• Why not start with a simple, inexpensive setup so you can decide if fish are the right pet for you?

    Choosing a fish bowl

    Fish bowls and tanks are available in every shape:  hexagons, globes, bow fronts, corner tanks, corner tanks with a bow front, pedestal tanks, tower and coffee table tanks and, of course, the regular oblong shape.  Shape is just one aspect to consider in your aquarium setup.  Here are some others:

    Size: How many fish can your bowl or tank support?  It depends, of course, on the type of fish, but there is a rule of thumb for starters:  1" of fish for every 1.5 - 2 gallons of water in the bowl.

    Bottom: Although live plants need a soft particulate bottom, and some fish like hiding behind rocks, this is more of a decorating consideration.  Among the options are:

    • Surface gravel: available in every color, shape and size imaginable.
    • Rocks: larger rocks and rock formations invite creativity with your constructions.
    • Marbles: some owners have turned tank decoration into an art form and have habitats that are as beautiful as the fish themselves.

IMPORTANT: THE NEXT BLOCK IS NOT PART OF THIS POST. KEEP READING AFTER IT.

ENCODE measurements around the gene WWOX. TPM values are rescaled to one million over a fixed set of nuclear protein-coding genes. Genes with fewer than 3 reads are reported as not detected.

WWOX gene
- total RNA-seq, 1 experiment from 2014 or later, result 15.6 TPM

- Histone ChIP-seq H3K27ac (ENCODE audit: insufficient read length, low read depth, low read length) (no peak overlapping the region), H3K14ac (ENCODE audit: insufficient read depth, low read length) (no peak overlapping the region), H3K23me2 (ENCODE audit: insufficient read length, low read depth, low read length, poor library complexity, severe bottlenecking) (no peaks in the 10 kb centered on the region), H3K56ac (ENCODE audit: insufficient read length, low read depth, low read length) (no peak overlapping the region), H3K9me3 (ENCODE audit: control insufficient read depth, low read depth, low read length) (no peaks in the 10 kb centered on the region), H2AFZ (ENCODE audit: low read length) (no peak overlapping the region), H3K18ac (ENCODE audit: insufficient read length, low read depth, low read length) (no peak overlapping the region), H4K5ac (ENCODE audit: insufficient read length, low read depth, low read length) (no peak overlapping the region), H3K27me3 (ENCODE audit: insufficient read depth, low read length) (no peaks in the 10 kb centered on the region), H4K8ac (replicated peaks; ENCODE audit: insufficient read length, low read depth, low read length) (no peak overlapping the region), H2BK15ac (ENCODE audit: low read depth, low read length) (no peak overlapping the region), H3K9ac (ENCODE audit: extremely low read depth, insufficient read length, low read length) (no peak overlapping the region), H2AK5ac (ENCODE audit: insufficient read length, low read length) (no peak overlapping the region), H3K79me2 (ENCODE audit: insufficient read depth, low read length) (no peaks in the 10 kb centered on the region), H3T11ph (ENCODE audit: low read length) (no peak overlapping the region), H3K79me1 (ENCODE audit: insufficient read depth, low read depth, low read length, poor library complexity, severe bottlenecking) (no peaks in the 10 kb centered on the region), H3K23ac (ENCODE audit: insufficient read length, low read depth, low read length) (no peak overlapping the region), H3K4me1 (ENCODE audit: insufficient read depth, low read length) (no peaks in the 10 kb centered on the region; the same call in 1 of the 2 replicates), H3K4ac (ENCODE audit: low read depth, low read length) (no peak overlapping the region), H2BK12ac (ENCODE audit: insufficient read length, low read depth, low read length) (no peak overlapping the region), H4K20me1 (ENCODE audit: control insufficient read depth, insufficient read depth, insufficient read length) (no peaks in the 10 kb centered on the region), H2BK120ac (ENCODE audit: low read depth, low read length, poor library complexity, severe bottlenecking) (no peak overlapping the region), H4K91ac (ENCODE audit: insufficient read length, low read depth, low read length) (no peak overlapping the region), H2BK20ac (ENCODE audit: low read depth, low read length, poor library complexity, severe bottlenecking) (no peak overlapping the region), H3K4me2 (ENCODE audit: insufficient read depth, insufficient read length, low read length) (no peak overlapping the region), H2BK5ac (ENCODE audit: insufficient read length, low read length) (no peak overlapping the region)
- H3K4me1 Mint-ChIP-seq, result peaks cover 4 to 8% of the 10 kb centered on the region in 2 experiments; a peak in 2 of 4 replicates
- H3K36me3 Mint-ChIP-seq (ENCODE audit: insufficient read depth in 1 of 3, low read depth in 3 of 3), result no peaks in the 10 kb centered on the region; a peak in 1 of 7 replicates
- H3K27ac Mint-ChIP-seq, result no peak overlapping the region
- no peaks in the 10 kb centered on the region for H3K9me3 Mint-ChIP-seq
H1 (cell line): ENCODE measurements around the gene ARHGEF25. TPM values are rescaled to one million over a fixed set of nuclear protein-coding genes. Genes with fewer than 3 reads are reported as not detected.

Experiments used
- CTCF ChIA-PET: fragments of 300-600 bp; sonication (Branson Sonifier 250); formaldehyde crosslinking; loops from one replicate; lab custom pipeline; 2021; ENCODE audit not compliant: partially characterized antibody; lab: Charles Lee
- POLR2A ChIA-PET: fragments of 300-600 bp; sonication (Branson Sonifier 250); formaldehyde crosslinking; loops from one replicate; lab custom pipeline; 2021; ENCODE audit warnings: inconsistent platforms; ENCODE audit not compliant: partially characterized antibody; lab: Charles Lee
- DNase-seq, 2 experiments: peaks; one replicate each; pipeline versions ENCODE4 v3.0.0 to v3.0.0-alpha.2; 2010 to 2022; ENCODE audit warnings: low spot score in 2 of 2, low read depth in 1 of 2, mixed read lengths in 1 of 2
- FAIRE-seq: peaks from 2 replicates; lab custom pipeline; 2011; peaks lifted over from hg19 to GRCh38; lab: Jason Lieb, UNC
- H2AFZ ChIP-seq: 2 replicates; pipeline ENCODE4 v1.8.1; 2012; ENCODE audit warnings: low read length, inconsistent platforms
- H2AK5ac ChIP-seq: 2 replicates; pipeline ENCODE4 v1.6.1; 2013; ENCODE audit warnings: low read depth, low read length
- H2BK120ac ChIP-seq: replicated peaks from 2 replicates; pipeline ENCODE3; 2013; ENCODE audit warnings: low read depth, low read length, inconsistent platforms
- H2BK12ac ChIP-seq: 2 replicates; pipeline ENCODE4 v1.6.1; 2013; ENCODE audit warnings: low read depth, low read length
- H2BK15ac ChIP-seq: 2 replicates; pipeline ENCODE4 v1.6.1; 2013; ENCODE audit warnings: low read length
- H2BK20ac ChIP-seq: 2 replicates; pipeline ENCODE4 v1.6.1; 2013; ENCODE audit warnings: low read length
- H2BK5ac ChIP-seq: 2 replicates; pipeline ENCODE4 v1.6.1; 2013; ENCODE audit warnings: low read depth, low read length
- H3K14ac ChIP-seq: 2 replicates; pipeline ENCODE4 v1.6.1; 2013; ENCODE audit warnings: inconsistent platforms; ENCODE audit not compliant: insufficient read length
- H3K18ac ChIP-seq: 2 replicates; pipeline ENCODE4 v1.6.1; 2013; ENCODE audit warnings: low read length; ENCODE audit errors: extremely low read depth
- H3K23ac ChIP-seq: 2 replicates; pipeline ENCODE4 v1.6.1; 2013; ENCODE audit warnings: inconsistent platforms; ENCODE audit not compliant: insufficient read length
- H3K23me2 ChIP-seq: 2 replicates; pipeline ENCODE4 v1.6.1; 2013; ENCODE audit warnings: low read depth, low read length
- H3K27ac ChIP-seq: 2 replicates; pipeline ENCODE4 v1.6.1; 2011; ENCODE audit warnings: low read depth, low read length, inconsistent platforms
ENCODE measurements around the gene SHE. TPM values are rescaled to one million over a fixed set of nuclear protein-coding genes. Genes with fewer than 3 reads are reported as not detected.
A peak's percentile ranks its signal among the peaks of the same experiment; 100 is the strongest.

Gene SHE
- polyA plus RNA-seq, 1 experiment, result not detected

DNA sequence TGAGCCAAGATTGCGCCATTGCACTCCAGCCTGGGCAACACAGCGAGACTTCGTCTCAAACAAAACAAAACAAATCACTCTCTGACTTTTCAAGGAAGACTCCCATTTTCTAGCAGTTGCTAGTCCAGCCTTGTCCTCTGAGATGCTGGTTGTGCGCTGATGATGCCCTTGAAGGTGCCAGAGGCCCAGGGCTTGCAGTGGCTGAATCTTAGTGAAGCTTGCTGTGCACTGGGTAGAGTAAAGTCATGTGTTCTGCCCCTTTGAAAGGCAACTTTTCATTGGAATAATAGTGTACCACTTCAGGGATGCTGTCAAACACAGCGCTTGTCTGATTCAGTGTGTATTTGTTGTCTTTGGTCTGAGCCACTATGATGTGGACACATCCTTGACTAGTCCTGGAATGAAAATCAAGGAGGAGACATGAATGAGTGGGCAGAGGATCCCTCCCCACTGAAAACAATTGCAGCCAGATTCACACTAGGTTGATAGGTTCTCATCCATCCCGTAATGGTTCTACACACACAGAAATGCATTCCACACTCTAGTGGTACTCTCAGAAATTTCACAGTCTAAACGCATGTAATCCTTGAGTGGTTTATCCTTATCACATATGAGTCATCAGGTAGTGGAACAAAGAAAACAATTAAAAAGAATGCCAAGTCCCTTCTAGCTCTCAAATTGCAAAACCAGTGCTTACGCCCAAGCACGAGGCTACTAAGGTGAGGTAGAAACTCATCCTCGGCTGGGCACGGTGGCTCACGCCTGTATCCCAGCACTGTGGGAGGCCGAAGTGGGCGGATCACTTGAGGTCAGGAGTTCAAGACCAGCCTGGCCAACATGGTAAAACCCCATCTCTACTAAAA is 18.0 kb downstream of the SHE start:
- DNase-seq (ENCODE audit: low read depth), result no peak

Live Plants: Plants are a beautiful addition to an aquarium.  But make sure your greenery does not negatively affect the tank environment. The same is true of driftwood, which can lower the pH in your tank.

    Location: Find a sturdy place for your aquarium — away from windows and with the least amount of traffic. Light from windows will affect algae growth and too much activity can affect fish, which need a calm, easygoing place to live.

    Your responsibilities

    Feeding and cleaning are the two major duties associated with aquarium maintenance.

    Feeding:

    • Designate one person to handle feeding duties. Three or four feeding helpers can easily spark problematic overfeeding. Once or twice daily is usually about right, but your pet store can advise you on your specific fish's needs.

    Cleaning:

    • Bowl: Because the water is unfiltered, you must change it frequently.  Typically, half of the water should be changed daily or every other day to remove excess food and waste before they reach toxic levels.  In larger tanks, this can happen less frequently. Your pet store should be able to advise you on frequency.
    • Tank: Although aquarium filters can help maintain excellent water quality, you must still clean your tank and change some of the water on a regular basis. As a general rule, it is recommended that you change out about 20% of the water once every month.
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    For good CO2/Oxygen exchange, consider tank shapes that have a high water/air surface area.